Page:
Oyster sauce beef fillet and egg yolk claypot

Jeremy Pang's claypot beef fillet recipe is cooked with heady flavours of oyster sauce, soy and ginger for a stunning sharing dish for two, finished with an egg yolk to add even more richness to the beef. This recipe is taken from Hong Kong Diner by Jeremy Pang, published by Quadrille. Photography by Kris Kirkham.

First published in 2017




Claypot beef fillet


  • 1 tbsp of Shaoxing wine
  • 1/4 tsp sugar
  • 1/4 tsp salt
  • 1/2 tsp sesame oil
  • 1 pinch of five-spice powder
  • 1 tsp cornflour



  • Claypot


To begin, slice the beef fillet into 3mm thick slices and bash once with the side of your knife or cleaver to both thin out and tenderise
Mix the marinade ingredients together in a bowl and massage into the beef slices, then cover and place in the fridge, ideally overnight, or for a minimum of 1 hour
Cut the spring onion diagonally into 2–3cm lengths and finely matchstick the ginger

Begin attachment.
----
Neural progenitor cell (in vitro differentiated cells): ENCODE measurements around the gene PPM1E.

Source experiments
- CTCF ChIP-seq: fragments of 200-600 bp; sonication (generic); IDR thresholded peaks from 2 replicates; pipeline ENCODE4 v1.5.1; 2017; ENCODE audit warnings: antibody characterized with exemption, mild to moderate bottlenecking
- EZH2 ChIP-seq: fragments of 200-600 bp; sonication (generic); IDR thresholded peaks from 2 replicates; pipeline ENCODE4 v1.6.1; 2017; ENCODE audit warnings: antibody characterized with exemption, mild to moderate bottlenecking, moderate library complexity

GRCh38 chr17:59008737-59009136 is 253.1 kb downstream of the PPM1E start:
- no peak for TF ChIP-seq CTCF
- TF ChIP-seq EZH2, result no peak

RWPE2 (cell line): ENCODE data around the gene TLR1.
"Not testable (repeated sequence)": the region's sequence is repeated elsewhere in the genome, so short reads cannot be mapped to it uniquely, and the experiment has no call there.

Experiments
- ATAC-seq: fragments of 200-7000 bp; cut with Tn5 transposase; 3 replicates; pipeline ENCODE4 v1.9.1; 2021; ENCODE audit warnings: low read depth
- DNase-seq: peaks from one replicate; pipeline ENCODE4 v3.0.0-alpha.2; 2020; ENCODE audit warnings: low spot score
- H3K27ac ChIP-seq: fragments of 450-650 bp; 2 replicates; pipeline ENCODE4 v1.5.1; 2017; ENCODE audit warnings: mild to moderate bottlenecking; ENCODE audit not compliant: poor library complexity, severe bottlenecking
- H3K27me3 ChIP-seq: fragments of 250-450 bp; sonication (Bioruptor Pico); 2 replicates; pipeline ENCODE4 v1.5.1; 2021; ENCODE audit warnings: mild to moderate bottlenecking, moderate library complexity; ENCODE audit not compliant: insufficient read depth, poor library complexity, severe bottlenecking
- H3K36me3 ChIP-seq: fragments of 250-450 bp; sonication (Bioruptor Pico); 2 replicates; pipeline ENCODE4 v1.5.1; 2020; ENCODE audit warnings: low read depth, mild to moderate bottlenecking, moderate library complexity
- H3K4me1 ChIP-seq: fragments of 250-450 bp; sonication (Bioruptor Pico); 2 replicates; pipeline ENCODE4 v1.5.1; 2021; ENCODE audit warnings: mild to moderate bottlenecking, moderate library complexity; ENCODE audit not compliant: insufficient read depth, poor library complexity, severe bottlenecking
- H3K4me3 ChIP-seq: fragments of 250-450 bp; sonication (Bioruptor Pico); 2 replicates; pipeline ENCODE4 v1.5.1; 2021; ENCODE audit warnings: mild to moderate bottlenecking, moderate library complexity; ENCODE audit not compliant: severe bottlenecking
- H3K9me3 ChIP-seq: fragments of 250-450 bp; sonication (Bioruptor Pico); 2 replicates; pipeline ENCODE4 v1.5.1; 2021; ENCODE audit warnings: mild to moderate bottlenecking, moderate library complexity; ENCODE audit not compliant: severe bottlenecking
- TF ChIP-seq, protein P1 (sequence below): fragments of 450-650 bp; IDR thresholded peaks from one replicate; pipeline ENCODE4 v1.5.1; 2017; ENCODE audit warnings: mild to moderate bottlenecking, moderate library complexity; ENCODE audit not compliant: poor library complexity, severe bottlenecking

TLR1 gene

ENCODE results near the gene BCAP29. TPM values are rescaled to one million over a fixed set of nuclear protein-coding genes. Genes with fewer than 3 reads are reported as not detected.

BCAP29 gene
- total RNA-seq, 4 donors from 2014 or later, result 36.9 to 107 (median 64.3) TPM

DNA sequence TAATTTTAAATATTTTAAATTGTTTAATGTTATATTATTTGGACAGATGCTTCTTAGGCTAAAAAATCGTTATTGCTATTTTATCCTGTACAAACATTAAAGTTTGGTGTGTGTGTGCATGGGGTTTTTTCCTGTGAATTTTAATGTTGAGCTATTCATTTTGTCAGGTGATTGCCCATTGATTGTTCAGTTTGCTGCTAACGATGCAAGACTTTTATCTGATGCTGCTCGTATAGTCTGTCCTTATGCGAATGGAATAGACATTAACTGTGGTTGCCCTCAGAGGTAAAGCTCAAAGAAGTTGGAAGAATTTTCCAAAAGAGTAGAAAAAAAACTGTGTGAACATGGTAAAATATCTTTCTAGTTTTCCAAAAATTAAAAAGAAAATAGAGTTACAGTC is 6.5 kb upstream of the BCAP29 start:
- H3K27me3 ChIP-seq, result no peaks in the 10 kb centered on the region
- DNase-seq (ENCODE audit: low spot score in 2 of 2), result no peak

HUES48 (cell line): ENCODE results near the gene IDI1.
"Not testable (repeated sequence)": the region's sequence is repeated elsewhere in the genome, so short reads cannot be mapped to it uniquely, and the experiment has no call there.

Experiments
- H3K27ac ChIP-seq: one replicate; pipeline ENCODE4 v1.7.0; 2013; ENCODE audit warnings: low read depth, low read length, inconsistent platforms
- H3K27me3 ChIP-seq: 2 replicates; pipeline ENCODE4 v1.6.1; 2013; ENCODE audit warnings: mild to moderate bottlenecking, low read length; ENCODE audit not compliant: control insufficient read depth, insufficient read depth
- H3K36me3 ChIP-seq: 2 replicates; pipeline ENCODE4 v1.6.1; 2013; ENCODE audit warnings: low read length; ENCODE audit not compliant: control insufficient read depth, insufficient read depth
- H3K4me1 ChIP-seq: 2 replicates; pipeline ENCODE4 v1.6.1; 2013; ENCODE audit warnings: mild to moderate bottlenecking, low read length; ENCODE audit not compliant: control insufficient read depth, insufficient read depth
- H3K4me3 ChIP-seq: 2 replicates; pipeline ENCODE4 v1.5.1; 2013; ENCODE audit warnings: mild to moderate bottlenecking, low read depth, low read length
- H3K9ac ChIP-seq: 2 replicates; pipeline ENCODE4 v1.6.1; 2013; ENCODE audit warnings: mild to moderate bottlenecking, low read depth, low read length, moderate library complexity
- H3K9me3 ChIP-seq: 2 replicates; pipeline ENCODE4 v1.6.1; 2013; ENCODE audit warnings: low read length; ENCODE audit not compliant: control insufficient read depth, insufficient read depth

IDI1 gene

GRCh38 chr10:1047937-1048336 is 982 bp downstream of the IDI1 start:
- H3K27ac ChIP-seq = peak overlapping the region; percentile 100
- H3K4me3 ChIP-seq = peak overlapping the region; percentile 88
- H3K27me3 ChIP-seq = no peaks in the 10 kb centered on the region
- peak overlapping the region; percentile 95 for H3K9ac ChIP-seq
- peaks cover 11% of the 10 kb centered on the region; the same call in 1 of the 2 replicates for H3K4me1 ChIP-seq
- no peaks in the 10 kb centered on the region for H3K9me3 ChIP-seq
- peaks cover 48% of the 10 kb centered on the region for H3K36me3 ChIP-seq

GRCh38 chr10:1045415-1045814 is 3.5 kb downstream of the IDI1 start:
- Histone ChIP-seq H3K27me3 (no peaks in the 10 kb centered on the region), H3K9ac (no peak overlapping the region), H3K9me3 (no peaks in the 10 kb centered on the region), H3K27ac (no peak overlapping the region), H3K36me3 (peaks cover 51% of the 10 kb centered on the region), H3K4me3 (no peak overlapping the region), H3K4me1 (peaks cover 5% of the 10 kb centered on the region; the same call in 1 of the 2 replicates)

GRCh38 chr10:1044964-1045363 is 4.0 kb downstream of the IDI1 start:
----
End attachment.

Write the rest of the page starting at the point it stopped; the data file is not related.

Cut the garlic sprouts into 2–3cm lengths and blanch them in boiling water in the claypot for 3 minutes. Drain in a sieve, then run cold water from the tap over them to stop them overcooking
Mix the sauce ingredients together in a small bowl
Heat the vegetable oil to a high heat in a well-fired claypot and swirl around the base. Once smoking hot, add the spring onion and ginger and stir for 30 seconds or so, until softened and fragrant
Layer the slices of marinated beef in the oil and press down on them so that each piece sears well in the oil, then allow them to sit in the hot oil for 1 minute before stirring or moving the ingredients again
After a minute, turn the pieces of beef over to sear the other side, then scatter the blanched garlic sprouts over the top and pour the sauce into the pot, maintaining the high heat for a further 30 seconds
Cover with a lid and remove from the heat
Just before serving, take off the lid, make a hole in the meat, and carefully lay the egg yolk in the centre. Serve immediately, stirring at the table
First published in 2017

School of Wok founder, author and TV chef Jeremy Pang comes from three generations of Chinese chefs. Being surrounded by food connoisseurs, Jeremy developed his passion for food and soon realised the importance and correlation between basic cooking skills and eating well.

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